Lisp: The Programmable Programming Language, with Manuel Simoni

Lisp is the ultimate power tool. The language can be extended by the programmer in almost any way it sees fit, without having to wait for Lisp 2.0 or 3.0. It appears to be the ultimate road to infinite programmer expressivity. Nevertheless, with great power comes great responsibility. Are programmers capable of dealing with so much power? I talked to Manuel Simoni to find out more.

Manuel Simoni runs the excellent (and brilliantly named) Axis of Eval blog about programming languages in general, but specifically about Lisps. He has worked on multiple Lisp implementations. Currently he works on EdgeLisp, a lisp that compiles to JavaScript.

To start off, can you tell us something about yourself?

I’m 30 years old, and have been programming for half of that time, starting with Pascal and the TI-92’s language, then C++, Java, Ruby, O’Caml, Haskell, and Common Lisp. I’ve worked as programmer in a couple of Austrian software companies, and am currently a consultant. In my spare time I like to hack on programming languages and internet applications, but they’re not really past the toy stage yet.

As an aside: Is it LISP or Lisp, does it matter? Since Unix and UNIX are two different things.

Uppercase LISP stands for LISt Processing and was the original name of the language, in 1959. Back then, that meaning was more appropriate, because Lisp’s use of lists facilitated the comfortable writing of a Lisp evaluator in Lisp, which was a big discovery.

In an article on Paul Graham’s page Doug McIlroy, one of the inventors of Unix, relates how mind-blowing John McCarthy’s discovery of Lisp was. It’s worth including it here in full, because it gives an interesting view of computer science at the time:

Just fifty years ago, John McCarthy circulated a notice that he would be giving an informal talk that he thought would be of interest. I drove up to MIT from New Jersey to attend this seminar of typical length in a typical classroom. But the seminar was anything but typical. It was a revelation. In one session at the blackboard, John introduced Lisp — all you could do with car, cdr, cons, cond, lambda, and recursion.

Recursion had no place in mainstream programming at the time, nor did lambda calculus. Only two years before, I had sat in a coffee-room discussion of what it would mean for a subroutine to call itself. Questions raised but unanswered were whether recursive instances deserved to be deemed the “same” subroutine, and, if you could do it, what good would it be? It turned out you could do it: I programmed it for the IBM 704. Given the challenge, the now standard stack solution arose inexorably. But the question of what it was good for remained.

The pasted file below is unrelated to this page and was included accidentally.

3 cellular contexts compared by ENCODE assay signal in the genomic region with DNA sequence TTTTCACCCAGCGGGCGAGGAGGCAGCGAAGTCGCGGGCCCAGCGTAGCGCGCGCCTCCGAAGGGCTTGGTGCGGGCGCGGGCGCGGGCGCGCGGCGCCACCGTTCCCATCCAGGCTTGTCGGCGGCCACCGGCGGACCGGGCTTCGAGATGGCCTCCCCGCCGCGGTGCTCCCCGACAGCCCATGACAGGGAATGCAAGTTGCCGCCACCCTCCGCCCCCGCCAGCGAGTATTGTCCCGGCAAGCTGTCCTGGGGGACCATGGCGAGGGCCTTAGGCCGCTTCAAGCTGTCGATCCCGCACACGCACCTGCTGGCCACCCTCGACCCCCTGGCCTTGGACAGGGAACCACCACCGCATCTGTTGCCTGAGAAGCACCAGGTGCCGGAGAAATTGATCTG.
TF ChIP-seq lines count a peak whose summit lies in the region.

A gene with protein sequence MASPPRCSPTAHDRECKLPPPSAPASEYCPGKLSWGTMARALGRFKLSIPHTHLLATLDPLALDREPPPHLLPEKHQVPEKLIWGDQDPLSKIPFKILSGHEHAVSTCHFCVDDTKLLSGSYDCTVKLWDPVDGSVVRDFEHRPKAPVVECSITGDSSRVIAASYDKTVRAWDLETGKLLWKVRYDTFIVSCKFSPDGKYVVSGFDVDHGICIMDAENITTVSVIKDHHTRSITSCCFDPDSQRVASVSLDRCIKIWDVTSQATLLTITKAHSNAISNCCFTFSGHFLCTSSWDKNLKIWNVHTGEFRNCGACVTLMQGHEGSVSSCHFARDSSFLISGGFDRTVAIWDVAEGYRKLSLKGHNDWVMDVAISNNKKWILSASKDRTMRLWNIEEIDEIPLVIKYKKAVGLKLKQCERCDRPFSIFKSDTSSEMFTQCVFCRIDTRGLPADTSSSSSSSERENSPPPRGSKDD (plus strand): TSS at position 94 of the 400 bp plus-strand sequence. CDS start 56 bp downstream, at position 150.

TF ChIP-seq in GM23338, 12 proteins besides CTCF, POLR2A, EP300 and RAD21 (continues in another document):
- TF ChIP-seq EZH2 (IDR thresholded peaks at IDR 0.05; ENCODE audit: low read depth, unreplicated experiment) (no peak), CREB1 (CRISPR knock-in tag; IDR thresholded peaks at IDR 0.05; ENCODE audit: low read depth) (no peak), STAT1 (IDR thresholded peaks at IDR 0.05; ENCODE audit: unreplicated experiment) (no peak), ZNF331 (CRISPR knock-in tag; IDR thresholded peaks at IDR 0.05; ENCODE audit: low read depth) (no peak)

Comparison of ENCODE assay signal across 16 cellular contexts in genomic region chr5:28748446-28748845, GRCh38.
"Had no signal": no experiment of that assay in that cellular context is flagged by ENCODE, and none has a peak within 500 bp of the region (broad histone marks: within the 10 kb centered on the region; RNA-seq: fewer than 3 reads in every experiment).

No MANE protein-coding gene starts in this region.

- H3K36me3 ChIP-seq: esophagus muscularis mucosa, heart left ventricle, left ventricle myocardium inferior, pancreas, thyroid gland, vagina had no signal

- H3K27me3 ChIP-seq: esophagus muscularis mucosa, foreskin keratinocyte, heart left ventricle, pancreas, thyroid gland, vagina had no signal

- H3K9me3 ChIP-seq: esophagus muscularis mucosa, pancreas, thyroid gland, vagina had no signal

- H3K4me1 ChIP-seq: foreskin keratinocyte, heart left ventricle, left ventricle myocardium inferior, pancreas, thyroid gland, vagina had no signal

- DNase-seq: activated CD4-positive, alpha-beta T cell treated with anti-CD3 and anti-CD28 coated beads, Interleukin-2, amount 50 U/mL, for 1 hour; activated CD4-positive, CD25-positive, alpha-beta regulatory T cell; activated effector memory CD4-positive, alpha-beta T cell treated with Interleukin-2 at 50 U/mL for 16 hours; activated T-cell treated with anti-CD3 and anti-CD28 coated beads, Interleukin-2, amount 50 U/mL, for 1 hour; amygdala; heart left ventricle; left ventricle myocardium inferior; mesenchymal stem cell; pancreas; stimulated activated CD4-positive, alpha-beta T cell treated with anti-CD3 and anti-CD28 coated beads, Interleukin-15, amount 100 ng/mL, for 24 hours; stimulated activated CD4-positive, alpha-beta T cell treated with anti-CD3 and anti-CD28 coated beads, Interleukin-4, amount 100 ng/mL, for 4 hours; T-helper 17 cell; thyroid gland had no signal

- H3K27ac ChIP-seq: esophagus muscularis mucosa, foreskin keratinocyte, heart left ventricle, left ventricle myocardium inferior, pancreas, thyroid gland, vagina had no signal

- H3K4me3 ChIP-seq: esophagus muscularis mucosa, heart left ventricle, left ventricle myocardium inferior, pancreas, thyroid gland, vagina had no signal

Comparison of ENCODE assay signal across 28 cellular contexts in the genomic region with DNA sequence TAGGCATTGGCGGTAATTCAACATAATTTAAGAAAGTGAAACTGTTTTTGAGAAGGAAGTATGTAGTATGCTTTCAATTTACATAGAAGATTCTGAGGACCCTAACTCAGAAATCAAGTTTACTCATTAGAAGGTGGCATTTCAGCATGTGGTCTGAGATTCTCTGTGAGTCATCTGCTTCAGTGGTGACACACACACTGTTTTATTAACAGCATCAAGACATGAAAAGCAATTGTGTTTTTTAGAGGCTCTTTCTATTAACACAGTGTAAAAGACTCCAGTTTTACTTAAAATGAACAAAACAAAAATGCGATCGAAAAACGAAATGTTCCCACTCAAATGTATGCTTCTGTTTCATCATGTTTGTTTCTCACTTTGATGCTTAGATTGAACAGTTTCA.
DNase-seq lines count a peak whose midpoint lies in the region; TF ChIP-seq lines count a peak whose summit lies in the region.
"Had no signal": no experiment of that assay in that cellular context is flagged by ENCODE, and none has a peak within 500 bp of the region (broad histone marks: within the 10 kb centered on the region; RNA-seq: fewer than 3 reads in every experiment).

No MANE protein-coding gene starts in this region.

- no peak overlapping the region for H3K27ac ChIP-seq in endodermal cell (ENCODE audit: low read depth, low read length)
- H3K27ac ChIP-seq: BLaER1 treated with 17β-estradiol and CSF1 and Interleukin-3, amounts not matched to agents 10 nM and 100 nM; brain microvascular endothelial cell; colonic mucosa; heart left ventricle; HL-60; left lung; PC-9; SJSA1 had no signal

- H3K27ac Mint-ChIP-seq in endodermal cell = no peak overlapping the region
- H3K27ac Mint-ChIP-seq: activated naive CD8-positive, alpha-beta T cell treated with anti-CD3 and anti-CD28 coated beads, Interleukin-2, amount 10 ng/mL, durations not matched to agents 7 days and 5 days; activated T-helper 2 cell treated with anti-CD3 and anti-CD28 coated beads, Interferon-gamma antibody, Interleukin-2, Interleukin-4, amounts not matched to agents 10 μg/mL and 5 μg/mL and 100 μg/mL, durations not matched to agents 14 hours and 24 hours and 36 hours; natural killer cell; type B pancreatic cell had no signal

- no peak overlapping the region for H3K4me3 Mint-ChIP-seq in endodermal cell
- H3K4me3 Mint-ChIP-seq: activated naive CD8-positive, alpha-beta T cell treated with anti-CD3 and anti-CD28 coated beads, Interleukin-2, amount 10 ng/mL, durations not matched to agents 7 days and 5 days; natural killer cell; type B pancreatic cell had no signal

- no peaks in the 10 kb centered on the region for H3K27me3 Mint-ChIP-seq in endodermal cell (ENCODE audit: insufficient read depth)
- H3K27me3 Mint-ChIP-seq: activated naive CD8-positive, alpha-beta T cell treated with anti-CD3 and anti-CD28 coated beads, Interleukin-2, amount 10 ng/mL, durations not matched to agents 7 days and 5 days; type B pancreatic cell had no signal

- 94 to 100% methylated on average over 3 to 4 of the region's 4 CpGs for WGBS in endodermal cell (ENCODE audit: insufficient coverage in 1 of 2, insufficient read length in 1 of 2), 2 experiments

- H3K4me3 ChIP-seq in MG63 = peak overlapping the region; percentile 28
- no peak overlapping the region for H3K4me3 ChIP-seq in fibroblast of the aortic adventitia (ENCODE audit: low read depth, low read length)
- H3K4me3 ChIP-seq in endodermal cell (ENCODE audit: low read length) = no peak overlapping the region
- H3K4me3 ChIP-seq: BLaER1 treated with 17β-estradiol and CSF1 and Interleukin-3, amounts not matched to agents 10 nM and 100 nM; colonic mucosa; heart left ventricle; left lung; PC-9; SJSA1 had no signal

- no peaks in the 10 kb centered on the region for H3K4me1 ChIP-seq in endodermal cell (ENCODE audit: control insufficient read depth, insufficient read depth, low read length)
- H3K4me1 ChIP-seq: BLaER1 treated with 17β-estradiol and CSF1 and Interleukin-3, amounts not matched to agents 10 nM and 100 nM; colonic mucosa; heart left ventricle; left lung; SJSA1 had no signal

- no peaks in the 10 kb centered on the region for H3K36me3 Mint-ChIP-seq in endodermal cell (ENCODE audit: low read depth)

In the course of the lecture John introduced the usual basic list functions like copy, append and reverse (quadratic and linear), as well as tree manipulation. He went on to higher-level functions, demonstrating maplis and lambda. By the end of the hour he had put together a powerful little toolkit of functions which he used in his finale: symbolic differentiation of univariate expressions.

There it was — functional programming ex nihilo. McCarthy acknowledged IPL V and recursive function theory, but the elegant and practical face he put upon these antecedents was a work of genius. Nobody would ever again wonder what good it was to allow functions to call themselves. And it was all so clear one could go home and build it oneself without any instruction book.

Today, Lisp is about much more than list processing, and so people call it “Lisp”, deemphasizing the original meaning of list processing.

How do you view yourself: Are you a Lisp guy? A programming language guy who leans towards Lips? An agnostic?